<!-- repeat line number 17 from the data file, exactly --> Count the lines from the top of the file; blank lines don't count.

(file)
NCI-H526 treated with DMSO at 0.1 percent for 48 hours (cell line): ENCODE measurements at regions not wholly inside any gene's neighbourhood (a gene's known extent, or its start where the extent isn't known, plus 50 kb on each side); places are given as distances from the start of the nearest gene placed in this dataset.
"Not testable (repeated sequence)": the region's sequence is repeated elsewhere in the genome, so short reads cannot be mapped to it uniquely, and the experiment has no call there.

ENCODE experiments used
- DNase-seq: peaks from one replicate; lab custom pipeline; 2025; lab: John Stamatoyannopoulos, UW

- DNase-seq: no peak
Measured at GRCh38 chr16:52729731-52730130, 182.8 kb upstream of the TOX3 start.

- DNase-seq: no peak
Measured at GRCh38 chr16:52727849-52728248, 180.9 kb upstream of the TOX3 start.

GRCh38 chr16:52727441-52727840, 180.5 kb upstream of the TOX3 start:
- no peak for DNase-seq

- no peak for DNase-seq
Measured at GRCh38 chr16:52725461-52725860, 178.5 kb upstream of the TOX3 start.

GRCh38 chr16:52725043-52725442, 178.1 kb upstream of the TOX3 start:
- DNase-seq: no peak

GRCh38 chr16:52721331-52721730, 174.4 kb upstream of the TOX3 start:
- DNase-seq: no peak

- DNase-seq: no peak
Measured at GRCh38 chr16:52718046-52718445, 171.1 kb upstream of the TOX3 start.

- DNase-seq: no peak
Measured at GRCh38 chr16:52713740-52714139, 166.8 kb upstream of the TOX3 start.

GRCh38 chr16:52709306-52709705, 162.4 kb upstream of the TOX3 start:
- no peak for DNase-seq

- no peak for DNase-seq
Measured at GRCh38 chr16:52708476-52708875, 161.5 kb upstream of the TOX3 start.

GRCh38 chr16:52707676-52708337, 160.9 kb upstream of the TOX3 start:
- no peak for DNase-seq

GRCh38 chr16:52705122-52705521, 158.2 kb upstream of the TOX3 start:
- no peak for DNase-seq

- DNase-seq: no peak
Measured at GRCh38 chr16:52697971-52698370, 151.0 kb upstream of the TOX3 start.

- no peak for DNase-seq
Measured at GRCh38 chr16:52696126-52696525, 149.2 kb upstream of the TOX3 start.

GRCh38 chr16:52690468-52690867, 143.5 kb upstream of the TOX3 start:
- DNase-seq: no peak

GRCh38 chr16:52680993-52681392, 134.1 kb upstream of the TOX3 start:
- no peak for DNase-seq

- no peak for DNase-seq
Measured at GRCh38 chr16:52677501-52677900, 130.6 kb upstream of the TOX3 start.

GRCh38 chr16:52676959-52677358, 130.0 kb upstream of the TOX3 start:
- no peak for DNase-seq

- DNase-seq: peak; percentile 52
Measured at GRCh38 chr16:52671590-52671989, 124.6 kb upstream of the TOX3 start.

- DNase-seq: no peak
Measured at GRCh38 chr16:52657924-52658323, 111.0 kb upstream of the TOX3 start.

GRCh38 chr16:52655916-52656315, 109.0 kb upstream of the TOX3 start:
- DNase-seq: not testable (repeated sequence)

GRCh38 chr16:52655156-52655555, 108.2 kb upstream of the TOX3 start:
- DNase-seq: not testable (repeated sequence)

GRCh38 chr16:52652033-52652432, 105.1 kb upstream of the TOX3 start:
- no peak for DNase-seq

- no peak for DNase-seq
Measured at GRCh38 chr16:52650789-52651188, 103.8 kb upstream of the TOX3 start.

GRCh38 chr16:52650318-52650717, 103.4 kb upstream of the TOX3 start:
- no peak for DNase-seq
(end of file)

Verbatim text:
- DNase-seq: no peak